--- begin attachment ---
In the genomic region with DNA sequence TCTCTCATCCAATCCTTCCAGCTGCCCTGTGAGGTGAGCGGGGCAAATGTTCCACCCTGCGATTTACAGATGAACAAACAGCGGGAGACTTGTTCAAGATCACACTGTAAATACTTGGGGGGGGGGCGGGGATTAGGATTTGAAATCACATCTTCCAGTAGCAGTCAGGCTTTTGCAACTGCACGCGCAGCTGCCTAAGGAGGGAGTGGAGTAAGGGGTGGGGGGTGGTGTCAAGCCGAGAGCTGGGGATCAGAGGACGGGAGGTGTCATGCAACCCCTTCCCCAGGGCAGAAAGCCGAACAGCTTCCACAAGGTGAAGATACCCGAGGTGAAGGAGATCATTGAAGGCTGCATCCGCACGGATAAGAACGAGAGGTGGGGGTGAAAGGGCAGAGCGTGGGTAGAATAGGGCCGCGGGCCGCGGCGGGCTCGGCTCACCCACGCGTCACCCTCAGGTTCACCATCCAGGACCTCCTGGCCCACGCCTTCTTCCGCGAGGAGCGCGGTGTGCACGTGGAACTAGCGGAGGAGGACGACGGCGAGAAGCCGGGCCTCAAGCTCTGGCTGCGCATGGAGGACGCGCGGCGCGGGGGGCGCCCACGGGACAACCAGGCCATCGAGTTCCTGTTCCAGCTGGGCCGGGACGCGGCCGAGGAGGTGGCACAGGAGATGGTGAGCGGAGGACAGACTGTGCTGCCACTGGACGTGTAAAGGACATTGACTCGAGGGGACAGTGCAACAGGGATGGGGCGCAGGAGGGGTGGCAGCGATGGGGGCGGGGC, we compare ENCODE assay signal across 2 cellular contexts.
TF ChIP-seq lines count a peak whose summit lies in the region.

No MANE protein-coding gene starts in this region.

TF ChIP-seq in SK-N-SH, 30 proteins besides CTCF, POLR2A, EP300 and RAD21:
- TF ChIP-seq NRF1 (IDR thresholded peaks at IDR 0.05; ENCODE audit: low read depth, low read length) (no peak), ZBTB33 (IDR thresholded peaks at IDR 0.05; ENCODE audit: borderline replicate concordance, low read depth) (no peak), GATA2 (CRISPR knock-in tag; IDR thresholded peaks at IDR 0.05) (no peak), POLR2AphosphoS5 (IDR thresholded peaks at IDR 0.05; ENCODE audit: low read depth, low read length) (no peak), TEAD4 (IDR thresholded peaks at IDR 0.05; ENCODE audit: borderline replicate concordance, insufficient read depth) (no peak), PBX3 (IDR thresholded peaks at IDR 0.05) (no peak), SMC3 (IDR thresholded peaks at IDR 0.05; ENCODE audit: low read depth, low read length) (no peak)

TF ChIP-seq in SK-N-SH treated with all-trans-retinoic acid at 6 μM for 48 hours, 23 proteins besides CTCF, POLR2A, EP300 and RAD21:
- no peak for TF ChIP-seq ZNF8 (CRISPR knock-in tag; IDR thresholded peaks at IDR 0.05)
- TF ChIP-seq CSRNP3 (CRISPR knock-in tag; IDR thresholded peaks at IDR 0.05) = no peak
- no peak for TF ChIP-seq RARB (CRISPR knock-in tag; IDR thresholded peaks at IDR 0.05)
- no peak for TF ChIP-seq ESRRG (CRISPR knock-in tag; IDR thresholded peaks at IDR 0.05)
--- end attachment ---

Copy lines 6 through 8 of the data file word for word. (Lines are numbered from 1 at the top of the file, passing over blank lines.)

TF ChIP-seq in SK-N-SH treated with all-trans-retinoic acid at 6 μM for 48 hours, 23 proteins besides CTCF, POLR2A, EP300 and RAD21:
- no peak for TF ChIP-seq ZNF8 (CRISPR knock-in tag; IDR thresholded peaks at IDR 0.05)
- TF ChIP-seq CSRNP3 (CRISPR knock-in tag; IDR thresholded peaks at IDR 0.05) = no peak